The 5 most common mistakes in the use of cast iron pans

Raw, uncoated cast iron skillets are extremely durable and robust cookware that, when used and cared for properly, will provide many, many years of frying pleasure. However, there are some recurring, yet easily avoidable, mistakes that lead to problems (and sometimes cause users to despair) when using and caring for raw cast iron skillets.Here are the 5 most common mistakes when using cast iron skillets and how to avoid them:

1) Impatience

Being impatient is not an advantage when frying anyway. But when dealing with frying with a raw cast iron pan, it is even less so. Be it first use, regular use, care, storage... in every way, a raw cast iron pan requires some flair, cooking experience and, yes, patience. If you haven't had a raw cast iron pan before and aren't willing to learn, you won't enjoy a cast iron pan!

2) Overheating

Cast iron reacts sluggishly to temperature changes. That is, it takes some time for the cast iron to accept heat, and conversely, it then holds the heat for quite a long time when the heat source / stove is turned off. So if you go to work with haste and impatience (see point 1) and heat the cast iron pan at full power, you quickly run the risk of burning the food, because even after the stove is turned down, there is still a lot of heat stored in the cast iron.

Take special care with induction: because cast iron cannot dissipate heat as quickly as aluminum, for example, rapid heating on the induction cooktop can, in extreme cases, cause cracking in the cast iron due to thermal stresses. The power/booster function is only suitable for heating large quantities of liquid, generally not for frying and certainly not for frying with cast iron!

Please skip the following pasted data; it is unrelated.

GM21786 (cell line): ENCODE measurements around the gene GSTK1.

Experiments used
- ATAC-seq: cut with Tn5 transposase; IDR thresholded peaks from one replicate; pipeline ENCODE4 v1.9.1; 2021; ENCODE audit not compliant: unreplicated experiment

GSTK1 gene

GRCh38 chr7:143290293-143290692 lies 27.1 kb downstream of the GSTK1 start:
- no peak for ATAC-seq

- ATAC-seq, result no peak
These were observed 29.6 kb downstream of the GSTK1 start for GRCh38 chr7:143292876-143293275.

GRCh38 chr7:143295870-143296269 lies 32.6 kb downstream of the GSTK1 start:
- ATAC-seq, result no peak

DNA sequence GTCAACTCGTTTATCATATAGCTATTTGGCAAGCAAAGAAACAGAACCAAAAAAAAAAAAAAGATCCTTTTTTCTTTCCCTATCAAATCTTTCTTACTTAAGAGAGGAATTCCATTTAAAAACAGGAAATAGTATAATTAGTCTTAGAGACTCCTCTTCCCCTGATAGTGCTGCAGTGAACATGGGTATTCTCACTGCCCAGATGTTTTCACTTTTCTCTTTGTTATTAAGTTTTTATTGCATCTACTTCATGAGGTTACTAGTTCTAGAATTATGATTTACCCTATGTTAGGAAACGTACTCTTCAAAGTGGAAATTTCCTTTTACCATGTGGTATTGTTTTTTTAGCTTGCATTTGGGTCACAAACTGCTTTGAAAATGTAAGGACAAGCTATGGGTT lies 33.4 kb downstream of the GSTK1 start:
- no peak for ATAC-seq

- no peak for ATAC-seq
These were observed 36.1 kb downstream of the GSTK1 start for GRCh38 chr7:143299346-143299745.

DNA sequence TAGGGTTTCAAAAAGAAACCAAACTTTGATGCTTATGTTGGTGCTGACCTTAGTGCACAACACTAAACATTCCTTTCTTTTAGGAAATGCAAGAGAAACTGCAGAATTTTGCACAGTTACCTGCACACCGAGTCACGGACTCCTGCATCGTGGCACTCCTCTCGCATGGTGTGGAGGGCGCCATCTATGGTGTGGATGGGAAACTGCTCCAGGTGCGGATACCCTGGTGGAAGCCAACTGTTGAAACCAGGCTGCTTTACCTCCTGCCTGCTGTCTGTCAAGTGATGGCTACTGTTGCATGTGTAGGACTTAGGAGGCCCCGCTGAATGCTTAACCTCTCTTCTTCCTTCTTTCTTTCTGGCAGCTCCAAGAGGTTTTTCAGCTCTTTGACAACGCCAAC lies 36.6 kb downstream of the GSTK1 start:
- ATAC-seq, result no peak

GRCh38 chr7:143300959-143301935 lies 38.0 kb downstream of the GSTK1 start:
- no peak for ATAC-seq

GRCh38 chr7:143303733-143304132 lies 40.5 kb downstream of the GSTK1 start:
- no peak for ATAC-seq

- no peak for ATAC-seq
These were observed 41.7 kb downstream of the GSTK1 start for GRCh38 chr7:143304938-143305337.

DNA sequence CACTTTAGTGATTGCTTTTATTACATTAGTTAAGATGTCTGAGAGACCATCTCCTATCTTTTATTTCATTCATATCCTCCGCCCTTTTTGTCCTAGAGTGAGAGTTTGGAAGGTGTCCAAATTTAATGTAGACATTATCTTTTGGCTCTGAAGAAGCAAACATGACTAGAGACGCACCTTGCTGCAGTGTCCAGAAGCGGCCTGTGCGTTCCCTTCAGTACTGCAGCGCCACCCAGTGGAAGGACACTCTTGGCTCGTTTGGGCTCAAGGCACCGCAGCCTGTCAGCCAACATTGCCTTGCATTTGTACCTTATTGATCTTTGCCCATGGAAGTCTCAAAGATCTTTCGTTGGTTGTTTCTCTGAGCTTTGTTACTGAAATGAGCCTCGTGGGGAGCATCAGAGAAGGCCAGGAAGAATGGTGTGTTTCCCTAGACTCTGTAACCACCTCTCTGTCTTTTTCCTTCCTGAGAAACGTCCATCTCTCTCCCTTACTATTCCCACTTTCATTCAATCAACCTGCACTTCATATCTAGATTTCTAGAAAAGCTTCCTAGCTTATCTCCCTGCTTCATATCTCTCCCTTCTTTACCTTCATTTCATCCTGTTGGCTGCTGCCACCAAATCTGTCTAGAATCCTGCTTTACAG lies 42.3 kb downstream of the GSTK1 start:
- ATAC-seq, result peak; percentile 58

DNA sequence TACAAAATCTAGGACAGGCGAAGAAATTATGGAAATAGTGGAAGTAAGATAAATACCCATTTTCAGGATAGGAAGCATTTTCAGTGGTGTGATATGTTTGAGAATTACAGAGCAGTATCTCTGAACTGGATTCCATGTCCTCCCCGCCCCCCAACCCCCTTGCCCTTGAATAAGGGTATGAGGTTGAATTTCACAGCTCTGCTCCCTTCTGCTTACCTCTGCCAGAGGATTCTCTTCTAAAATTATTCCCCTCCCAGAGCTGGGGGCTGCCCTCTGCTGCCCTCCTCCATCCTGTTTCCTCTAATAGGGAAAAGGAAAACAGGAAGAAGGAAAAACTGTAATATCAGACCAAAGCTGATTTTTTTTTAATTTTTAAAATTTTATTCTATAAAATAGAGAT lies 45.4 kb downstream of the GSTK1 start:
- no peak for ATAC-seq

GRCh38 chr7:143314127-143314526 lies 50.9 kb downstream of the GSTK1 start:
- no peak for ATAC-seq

Tip: Butter or frying margarine are a much better indicator of the correct frying temperature due to their change of state during heating (melting, foaming, browning) than oil, which only starts to smoke when it is severely overheated. Especially in the beginning with a new pan (not only cast iron) it is advisable to fry for some time with butter or margarine to get a feeling for the heating and heat behavior of the pan. More about this here.

3) Lack of patina care

Raw cast iron pans like our Swedish brand Ronneby Bruk products are pre-seasoned at the factory. This initial seasoning layer is the basis for the patina that forms over time. As said, only the base! A new cast iron pan needs some time until a beautiful patina has formed and the pan has the optimal frying properties; this requires some patience (see point 1). By the way, the patina is constantly in a process of formation and wear due to use and is therefore never really finished. Fat nourishes the patina: so do not be too sparing with the fat; it should always cover the entire bottom. If you need / want to fry completely low-fat or even fat-free, then cast iron is unsuitable; use a non-stick pan instead.

Avoid beginner's mistakes

We strongly recommend frying insensitive foods in a new cast iron pan a few times at first. Omitting and crisping fatty bacon has proven successful.
If the first thing you do is crack an egg into the new raw cast iron pan, you won't have a great day....

4) Rusting

Too often we've seen cast iron pans sent in as complaints, saying it's a material defect when the new cast iron pan rusts after a few days....
So, iron rusts. That should be known as far as it goes. And even an iron pan can rust if you clean and store it incorrectly. The dishwasher is absolutely taboo, that must be unmistakably clear. Likewise, it is wrong to leave the pan in the rinse water or on the dish drainer after washing up.

How to avoid rust in the cast iron pan

It is very important to dry the pan thoroughly. When drying the cast iron pan, never be careless! Always take an absolutely dry and highly absorbent cloth to dry the cast iron pan all around.
Cast iron has a porous surface that can retain moisture. Therefore, we strongly recommend heating the cast iron pan again briefly on the stove (or in the oven, depending on where the pan was used) after drying to expel any residual moisture from the pores.

Fix rust stains in the cast iron pan yourself.

There is absolutely no need to panic if rust does develop in your cast iron pan. Firstly, rust / iron oxide is not harmful to health, and secondly, you can easily remove the rust with a scouring pad or wire brush. Afterwards, the pan is re-seasoned and will be as good as new!

5) Odor

A cast iron pan must always be stored in a dry and airy place, otherwise, in addition to rust, unpleasant odors may form in the pan. Never place a lid or other cookware on the cast iron pan during storage. Do not store under / next to the sink / above the stove or in other places that tend to have high humidity.